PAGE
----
What is the Hearing Number?

The hearing number

Your Hearing Number reflects how loud speech must be before you can hear it. The number typically ranges from about 0 to 100 decibels (dB). The higher your Hearing Number is, the louder sounds will need to be for you to hear them.  

Most children have a Hearing Number that is less than 10, which means they can hear very soft sounds. As we get older, we all lose some hearing, and our Hearing Number increases. You have two Hearing Numbers: one for your right ear and one for your left ear.

The Hearing Number is also known as the pure tone average, or PTA. The PTA is one of many ways that hearing clinicians measure hearing. You may have heard hearing loss described as mild, moderate, or severe. The PTA is used to define those broad categories too.

  • Mild is a Hearing Number of 20 to 34
  • Moderate is a Hearing Number of 34 to 49
  • Moderately severe is a Hearing Number of 50 to 64
  • Severe is a Hearing Number of 65 to 79

The higher the Hearing Number, the louder your conversations need to be

Imagine you are talking with someone standing three feet away from you. This image shows how loud the conversation would need to be at different Hearing Numbers.
Infographic detailing the different levels of hearing.

Why should I know my Hearing Number?

Knowing your Hearing Number is a step toward taking control of your hearing health now and throughout your life. Knowing your Hearing Number will help you:

  • Better understand your own hearing with a number that you can monitor over time.
  • Know when to start using communication strategies or hearing technologies that will improve your hearing and overall quality of life.
  • Feel empowered and more comfortable to talk about your hearing with loved ones and health care professionals.

How can I get my Hearing Number?

Here are a few ways to get your Hearing Number.

See a hearing clinician.

Your hearing clinician, such as an audiologist, will test your hearing to understand the kind of hearing loss you may have. Ask your hearing clinician to tell you your PTA, which is your Hearing Number.

Check your hearing using an Apple phone or tablet.

At this time, only Apple phones and tablets can provide your Hearing Number. Go to the Apple Store and download the Mimi app or SonicCloud and get your hearing checked for free. If using the Mimi app, choose the “Pure Tone Threshold Test.” Import your results into the Apple Health app to get your Hearing Number. In the Apple Health app, click “Show All Health Data” then scroll down until you see “Audiogram.” Your left and right ear Hearing Numbers will be listed under Audiogram.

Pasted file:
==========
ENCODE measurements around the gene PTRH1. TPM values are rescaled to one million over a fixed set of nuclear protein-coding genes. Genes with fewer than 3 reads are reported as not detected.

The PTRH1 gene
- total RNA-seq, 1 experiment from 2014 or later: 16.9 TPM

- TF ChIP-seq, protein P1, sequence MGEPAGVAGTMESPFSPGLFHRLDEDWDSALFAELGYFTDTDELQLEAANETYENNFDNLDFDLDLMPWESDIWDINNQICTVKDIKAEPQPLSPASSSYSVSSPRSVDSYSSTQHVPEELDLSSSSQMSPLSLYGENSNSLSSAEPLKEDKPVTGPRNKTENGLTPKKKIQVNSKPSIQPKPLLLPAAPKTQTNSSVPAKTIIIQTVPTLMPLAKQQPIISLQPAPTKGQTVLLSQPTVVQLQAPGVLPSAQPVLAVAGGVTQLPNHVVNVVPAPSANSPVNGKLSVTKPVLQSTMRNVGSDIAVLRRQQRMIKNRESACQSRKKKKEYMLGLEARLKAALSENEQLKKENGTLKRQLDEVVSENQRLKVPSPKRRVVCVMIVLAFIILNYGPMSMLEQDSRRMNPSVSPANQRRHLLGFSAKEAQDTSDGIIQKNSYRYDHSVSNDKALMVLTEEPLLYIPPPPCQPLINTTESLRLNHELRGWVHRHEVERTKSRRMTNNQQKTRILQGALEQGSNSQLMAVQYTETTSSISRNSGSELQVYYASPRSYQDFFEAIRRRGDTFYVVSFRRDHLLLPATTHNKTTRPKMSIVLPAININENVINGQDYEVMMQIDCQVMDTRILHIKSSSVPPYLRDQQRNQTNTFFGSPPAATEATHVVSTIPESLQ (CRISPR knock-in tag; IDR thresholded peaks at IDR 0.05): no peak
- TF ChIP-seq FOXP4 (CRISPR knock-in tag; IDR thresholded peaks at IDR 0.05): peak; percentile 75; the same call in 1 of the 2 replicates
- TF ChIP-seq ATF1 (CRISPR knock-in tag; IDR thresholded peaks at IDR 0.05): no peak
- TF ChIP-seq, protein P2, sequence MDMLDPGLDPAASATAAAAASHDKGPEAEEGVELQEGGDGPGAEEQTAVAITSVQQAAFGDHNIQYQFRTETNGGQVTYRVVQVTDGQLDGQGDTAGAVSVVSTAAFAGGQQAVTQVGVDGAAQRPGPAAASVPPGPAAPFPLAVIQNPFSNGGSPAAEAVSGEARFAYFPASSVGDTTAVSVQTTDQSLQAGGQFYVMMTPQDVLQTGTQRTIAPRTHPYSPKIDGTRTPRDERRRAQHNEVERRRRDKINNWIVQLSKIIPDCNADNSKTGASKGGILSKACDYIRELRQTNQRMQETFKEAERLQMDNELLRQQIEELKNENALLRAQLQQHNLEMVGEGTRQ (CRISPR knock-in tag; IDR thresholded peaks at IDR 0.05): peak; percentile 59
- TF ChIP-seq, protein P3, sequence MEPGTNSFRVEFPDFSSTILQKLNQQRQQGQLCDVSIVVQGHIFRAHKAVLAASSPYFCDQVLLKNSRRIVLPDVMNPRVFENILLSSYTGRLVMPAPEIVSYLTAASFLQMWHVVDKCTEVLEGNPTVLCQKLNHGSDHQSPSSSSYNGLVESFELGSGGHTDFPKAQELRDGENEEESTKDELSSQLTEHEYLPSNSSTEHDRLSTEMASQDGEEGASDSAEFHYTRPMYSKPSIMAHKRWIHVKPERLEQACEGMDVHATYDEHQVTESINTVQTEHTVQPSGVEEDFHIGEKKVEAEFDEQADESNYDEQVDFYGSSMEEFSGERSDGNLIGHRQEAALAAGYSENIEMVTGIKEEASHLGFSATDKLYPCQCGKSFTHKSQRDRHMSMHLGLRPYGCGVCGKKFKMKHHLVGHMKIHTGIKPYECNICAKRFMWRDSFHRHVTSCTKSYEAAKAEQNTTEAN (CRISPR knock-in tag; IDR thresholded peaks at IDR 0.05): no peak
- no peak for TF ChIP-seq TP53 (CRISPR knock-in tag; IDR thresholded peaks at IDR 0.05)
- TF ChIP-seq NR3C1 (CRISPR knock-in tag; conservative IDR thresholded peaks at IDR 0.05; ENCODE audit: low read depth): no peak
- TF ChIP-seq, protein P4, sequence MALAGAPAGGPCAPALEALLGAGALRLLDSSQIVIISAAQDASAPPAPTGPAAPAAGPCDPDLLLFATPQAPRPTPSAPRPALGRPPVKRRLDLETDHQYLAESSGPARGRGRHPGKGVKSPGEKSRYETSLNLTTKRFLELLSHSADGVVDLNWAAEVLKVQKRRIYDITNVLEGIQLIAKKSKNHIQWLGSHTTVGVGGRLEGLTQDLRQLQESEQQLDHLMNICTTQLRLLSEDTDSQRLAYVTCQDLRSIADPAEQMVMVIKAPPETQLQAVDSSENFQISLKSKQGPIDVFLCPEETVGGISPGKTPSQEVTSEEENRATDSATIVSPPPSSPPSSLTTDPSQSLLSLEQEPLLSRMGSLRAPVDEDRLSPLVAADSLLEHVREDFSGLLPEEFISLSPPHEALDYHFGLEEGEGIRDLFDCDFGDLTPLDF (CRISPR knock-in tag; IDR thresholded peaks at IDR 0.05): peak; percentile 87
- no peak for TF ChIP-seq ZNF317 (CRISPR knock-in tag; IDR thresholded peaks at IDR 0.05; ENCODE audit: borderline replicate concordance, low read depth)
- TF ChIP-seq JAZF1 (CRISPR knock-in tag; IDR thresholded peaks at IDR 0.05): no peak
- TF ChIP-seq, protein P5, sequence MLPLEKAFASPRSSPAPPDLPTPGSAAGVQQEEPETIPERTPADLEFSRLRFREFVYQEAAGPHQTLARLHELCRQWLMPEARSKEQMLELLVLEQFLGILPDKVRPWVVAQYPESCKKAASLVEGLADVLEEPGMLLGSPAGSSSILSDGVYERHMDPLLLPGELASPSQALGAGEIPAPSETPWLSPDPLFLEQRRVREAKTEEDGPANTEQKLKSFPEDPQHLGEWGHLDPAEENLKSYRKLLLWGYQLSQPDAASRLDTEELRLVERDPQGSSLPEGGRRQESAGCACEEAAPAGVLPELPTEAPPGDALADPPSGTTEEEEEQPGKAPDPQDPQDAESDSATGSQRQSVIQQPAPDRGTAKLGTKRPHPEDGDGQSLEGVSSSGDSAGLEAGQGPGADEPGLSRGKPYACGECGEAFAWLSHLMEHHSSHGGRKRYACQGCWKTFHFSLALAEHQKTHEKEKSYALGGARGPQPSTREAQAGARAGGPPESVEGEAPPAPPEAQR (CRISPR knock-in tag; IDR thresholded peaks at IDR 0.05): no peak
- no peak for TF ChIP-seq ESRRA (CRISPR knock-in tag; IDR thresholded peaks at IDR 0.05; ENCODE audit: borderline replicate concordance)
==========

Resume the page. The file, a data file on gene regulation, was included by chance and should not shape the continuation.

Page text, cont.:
*You must connect to the Apple Health app to receive your Hearing Number. This functionality is currently only available for Apple users.

Calculate your Hearing Number from your audiogram.

If you have a copy of your hearing test, also known as an audiogram, follow the directions below to calculate your Hearing Number.

Calculate your Hearing Number from your audiogram

If you have a copy of your hearing test, also known as an audiogram, follow the directions below to calculate your Hearing Number.

Your audiogram is a graph. Across the top is frequency (Hz). Down the side is decibels (dB). Your audiogram may have many symbols on it. To calculate your Hearing Number, look for the line with the Xs and the line with the Os.

Start with your left ear, which is the line with the Xs.

  1. Find 500 Hz on the top of the graph, and then find the X below it. Write down the dB it relates to from the side of the graph. This number will range from 0–120 dB.
  2. Do the same for the Xs below 1000 Hz, 2000 Hz, and 4000 Hz.
  3. Add the 4 numbers together and divide the total by 4.
  4. Round to the nearest whole number. That is your Hearing Number for your left ear!

Now do the same with your right ear, which is the line with the Os.

  1. Find 500 Hz on the top of the graph, and then find the O below it. Write down the dB it relates to from the side of the graph. This number will range from 0–120 dB.
  2. Do the same for the Os below 1000 Hz, 2000 Hz, and 4000 Hz.
  3. Add these 4 numbers together and divide the total by 4.
  4. Round to the nearest whole number. That is your Hearing Number for your right ear!

Important

Talk to your doctor if your right and left ear Hearing Numbers are different by more than 10 or if you have had any persistent ear pain, dizziness, ear drainage, or sudden or fluctuating hearing loss.

© Copyright Johns Hopkins Bloomberg School of Public Health.